Our brains are a hodgepodge of bits and pieces that have evolved over millions of years. We still have regions that evolved in reptiles, as well as the stunningly complex neocortex that has been developing over the last few hundred thousand years. Most of the time the different systems and circuits cooperate, but that cooperation falls apart if people are under the influence of alcohol or dugs, or in different types of neurological and psychological problems. Then the older and more “primitive” regions of the brain take over. That is typically what happens when a drunk wants becomes irritable or wants to fight. It is also what can happen in people who have sustained damage or have abnormal development of the frontal lobes of the brain. Alternatively it may happen if something over-stimulates the primitive regions of the brain.
Colleagues in London have been doing experiments with a computer game that could be immensely valuable for people with panic attacks and some types of anxiety disorders.
Working with healthy volunteers, Dean Mobbs and colleagues at the Wellcome Trust Centre for Neuroimaging at University College, London, used a Pac Man-like computer game, in which subjects were chased through a maze by an artificial predator. If caught, they received a mild electric shock.
At the same time, brain scans measuring blood flow showed that when the predator was a long way off, lower parts of the prefrontal cortex area of the brain were active. This region is associated with complex decision-making, such as planning an escape.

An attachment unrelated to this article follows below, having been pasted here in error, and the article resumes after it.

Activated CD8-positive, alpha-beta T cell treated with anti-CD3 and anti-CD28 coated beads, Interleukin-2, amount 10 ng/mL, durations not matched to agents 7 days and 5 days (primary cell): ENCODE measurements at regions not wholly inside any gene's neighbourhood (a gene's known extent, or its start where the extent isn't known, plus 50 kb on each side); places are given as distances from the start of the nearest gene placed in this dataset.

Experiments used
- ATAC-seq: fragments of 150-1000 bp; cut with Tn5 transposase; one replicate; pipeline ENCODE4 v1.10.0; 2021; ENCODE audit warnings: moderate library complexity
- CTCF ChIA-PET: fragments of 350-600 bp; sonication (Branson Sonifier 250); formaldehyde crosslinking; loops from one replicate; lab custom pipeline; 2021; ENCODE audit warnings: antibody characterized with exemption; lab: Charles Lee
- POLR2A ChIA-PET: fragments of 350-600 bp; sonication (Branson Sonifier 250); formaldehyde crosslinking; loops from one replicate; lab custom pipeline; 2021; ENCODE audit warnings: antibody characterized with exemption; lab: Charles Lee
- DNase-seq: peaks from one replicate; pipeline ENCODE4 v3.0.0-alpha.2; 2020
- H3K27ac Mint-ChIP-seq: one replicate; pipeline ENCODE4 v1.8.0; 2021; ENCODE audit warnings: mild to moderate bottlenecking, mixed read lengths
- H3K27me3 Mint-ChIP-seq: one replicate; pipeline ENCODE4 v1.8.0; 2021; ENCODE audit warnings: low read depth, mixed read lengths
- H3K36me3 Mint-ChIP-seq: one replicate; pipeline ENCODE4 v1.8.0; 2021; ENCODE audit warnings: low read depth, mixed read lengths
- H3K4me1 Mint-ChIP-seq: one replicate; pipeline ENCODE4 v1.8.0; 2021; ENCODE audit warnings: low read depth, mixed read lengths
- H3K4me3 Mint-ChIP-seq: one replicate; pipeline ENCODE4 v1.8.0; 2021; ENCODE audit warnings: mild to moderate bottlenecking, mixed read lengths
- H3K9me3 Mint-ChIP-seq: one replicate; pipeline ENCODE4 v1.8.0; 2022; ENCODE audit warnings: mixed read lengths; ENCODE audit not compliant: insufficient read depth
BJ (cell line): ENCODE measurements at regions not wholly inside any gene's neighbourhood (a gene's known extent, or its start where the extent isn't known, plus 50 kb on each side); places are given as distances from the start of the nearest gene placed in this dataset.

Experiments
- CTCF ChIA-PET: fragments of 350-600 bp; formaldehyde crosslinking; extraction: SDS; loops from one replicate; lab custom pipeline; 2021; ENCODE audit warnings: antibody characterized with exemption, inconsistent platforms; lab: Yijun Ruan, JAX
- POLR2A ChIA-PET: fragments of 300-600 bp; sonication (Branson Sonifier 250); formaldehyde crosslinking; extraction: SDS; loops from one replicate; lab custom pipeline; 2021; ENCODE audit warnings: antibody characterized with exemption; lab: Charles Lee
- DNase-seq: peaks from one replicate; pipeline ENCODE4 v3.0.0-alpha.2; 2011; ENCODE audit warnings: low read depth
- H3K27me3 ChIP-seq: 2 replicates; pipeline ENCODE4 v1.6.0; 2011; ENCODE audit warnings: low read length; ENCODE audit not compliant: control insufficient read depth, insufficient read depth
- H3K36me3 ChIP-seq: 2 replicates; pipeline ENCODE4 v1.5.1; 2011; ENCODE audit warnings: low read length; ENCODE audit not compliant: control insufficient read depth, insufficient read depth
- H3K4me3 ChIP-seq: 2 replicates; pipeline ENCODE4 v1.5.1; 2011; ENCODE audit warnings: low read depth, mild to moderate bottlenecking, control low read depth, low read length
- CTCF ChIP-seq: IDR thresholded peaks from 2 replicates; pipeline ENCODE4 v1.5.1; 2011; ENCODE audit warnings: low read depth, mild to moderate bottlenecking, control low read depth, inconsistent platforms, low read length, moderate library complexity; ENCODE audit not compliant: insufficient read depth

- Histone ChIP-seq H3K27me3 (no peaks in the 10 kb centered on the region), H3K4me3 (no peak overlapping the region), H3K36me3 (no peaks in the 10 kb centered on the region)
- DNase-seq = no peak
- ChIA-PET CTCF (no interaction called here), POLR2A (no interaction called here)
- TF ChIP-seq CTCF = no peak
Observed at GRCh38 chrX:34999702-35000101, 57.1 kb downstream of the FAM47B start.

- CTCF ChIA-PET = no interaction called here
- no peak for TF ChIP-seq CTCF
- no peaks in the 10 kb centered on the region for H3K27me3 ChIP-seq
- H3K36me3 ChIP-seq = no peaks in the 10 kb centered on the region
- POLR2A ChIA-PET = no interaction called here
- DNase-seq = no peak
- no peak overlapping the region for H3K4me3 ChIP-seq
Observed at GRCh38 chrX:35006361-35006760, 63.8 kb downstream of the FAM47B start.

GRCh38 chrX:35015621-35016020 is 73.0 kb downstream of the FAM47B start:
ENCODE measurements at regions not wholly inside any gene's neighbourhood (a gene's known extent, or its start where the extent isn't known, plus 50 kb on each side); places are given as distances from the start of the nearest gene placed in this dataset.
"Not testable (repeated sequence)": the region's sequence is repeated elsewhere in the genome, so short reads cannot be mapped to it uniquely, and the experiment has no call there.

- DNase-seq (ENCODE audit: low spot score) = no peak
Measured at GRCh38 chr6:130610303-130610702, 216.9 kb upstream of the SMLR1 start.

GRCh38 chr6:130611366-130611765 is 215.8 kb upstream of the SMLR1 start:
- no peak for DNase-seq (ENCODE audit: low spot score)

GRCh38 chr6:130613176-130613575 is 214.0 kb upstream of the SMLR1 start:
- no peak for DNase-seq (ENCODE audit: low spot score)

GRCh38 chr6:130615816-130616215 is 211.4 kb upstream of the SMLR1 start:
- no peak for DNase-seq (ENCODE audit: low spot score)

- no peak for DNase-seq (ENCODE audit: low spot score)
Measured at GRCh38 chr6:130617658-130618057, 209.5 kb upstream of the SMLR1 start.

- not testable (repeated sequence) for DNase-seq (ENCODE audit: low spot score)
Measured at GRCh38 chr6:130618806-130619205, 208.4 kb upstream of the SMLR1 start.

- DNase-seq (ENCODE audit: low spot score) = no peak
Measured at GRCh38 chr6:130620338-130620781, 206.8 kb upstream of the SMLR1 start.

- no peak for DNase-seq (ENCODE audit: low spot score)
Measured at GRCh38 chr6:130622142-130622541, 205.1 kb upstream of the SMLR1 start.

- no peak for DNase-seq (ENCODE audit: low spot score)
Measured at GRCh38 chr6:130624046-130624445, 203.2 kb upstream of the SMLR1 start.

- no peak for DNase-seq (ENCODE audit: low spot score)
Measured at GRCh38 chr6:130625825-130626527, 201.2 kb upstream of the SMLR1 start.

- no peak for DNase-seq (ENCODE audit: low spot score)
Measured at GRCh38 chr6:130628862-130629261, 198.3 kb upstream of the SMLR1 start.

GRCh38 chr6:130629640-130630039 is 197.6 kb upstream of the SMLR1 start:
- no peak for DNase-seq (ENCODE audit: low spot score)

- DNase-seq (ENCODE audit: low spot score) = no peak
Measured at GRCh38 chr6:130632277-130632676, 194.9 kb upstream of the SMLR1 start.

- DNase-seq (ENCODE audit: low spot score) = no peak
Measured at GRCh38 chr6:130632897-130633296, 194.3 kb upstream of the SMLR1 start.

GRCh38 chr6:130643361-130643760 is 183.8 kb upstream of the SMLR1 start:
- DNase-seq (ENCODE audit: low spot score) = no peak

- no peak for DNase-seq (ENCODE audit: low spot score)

But when the predator moved closer, activity shifted to the periaqueductal gray area, which is responsible for rapid response survival mechanisms such as fighting, flighting or freezing.
This shows us that the brain’s response to fear changes as a threat gets nearer: the more impulsive region takes over from the decision-making regions as a threat looms closer. A problem in the balance between the two regions could explain some anxiety disorders. Most sufferers report that they “know” that their fears are illogical, but they react anyway. So the key question is what is it that shifts the balance of activities between the forebrain and midbrain regions of the brain?
This new research is published in the journal Science, and builds on similar findings in animals, including tests on rats that were performed at the University of Colorado in Boulder and published in 2005. In those experiments rats with a non-functioning prefrontal cortex did not cope with stress as well as those with normal brains.